The Centers for Disease Control and Protection and the Occupational Safety and Health Administration issued interim guidance to protect health care and other workers against occupational exposure to the Zika virus.
The guidance states that workers in health care and laboratory settings “should follow good infection control and biosafety practices (including universal protections) as appropriate,” to prevent and minimize risk of transmission. Those practices include performing hand washing before and after patient contact and before and after removing personal protection equipment.
The guidance also lays out steps employers need to take to ensure staff well-being, and recommends “enhanced precautions in situations where workers are at increased risk of exposure to Zika virus.”
Also this week:
The Food and Drug Administration (FDA) extended its comment period on a new rule regarding medical device maintenance to June 3. The FDA is seeking comments on whether hospital employees, vendors and others should be allowed to perform service and repair activities on medical equipment — or whether original equipment manufacturers (OEMs) should be the only ones performing these activities.
The FDA states that it is looking at this issue because “various stakeholders have expressed concerns about the quality, safety and continued effectiveness” of medical devices that have been serviced, repaired or reconditioned by third-party entities other than the OEM.
The American Society for Healthcare Engineering is urging its members to comment on the proposed rule before the new June 3 deadline. The organization states that “restricting this work to OEMs could lead to significant safety and financial issues. For example, medical equipment in a hospital often needs to be repaired right away.”
The Centers for Disease Control and Prevention released notes from a field investigation in a Pennsylvania hospital regarding the hospital’s use of a new disinfection product. The product — consisting of hydrogen peroxide, peroxyacetic acid and acetic acid — may be linked to respiratory symptoms, skin irritation and other adverse affects among health care workers.
The CDC’s National Institute for Occupational Safety and Health interviewed 79 workers, 68 of whom said they had used the product. The most commonly reported health outcomes were watery eyes (46 percent); nasal problems (41 percent); asthmalike symptoms (28 percent); use of allergy medicine (16 percent); and shortness of breath (16 percent). Thirty (44 percent) workers reported at least one work-related health outcome, most commonly watery eyes (29 percent) or nasal problems (22 percent). The CDC says that the results of this study are preliminary and more research is needed to understand the link between exposure to the disinfectant and worker symptoms.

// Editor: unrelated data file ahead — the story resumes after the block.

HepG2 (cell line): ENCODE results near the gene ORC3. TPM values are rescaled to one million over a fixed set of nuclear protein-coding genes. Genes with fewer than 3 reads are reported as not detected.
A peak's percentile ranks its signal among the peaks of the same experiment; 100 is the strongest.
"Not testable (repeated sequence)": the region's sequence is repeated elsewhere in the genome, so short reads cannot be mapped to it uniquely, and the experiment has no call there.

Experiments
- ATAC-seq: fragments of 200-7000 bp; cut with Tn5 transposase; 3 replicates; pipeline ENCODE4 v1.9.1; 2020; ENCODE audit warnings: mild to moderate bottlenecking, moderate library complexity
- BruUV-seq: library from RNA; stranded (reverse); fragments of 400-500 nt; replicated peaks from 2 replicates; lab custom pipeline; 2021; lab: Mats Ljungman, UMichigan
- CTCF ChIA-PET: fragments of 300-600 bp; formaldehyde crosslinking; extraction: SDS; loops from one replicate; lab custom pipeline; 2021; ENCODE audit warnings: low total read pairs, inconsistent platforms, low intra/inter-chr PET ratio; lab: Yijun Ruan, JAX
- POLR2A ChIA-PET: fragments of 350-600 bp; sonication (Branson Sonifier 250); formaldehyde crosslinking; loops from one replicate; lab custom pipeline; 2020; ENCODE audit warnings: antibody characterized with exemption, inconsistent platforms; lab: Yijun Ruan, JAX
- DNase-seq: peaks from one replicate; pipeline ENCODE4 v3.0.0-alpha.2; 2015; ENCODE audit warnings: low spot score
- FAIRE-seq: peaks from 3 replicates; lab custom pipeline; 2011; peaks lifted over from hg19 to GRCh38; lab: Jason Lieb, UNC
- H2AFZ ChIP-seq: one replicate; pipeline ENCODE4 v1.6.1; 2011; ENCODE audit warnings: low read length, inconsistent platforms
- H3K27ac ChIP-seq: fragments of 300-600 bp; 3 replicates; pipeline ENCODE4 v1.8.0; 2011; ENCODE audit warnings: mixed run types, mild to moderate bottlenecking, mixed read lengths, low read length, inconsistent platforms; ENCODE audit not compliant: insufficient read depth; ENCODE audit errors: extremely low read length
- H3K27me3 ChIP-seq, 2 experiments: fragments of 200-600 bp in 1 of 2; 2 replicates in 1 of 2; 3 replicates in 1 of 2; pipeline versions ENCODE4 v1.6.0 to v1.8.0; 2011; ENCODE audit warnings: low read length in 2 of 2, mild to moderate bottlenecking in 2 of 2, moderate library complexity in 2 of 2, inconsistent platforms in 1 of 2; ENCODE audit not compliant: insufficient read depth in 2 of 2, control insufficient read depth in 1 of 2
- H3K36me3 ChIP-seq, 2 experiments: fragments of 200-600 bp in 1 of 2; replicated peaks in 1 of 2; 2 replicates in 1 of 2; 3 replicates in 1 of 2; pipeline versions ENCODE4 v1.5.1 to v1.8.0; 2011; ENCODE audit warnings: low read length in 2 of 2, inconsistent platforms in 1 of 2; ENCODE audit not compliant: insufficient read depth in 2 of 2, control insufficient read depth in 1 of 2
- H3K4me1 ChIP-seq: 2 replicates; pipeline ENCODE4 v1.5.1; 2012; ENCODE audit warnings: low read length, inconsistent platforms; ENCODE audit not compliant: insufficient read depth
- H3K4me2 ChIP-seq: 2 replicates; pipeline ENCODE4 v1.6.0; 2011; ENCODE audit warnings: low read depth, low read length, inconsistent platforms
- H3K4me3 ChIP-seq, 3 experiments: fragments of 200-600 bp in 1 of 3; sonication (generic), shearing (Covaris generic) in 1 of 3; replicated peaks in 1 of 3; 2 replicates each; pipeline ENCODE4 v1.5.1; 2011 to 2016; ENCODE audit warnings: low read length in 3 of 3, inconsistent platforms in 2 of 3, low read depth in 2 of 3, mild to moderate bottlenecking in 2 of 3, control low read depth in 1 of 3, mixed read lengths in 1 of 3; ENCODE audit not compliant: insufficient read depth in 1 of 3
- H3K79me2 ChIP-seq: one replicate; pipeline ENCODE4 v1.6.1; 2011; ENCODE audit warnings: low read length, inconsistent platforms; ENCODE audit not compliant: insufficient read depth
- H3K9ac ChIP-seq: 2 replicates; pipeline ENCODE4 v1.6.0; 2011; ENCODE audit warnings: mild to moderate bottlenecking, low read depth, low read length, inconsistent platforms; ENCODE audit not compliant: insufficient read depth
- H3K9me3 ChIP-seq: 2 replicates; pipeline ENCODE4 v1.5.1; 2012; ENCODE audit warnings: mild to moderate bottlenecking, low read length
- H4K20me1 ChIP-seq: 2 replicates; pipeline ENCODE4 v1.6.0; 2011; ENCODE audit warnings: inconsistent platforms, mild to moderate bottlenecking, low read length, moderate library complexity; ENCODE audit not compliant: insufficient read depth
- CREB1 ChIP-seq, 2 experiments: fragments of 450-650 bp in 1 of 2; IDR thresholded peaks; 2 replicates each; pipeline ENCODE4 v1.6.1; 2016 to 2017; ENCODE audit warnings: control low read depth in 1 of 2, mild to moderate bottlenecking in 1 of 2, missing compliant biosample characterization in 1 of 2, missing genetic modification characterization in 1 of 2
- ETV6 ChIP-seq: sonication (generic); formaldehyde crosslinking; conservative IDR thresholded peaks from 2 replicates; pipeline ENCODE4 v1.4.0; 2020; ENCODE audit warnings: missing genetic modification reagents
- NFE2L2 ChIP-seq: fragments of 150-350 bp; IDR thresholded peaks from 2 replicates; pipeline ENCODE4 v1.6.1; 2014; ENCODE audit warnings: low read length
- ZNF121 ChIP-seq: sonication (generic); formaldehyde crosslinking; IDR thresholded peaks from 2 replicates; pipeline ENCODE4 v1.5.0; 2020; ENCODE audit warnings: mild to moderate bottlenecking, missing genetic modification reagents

The Joint Commission recently approved deletion of 131 requirements from its hospital accreditation program that it states are no longer necessary because they have become a routine part of operations and clinical practice.
For instance, Element of Performance Standard EC.02.03.01 states that hospitals must take measures to minimize fire risk if patients are permitted to smoke. The Joint Commission states that it is being deleted because it is duplicative of another Element of Performance Standard.
The changes will go into effect July 1.
An annual assessment of health security and preparedness shows the nation is relatively well-prepared for managing an emergency. The Robert Wood Johnson Foundation released results of the 2016 National Health Security Preparedness Index, which show the United States scoring 6.7 on a 10-point scale for preparedness — an improvement of 3.6 percent since the index began three years ago.
The Joint Commission added a new module to its Physical Environment Portal, which offers free resources to health care facility managers on eight common compliance issues. The module addresses standard LS.02.02.10 on building and fire protection features.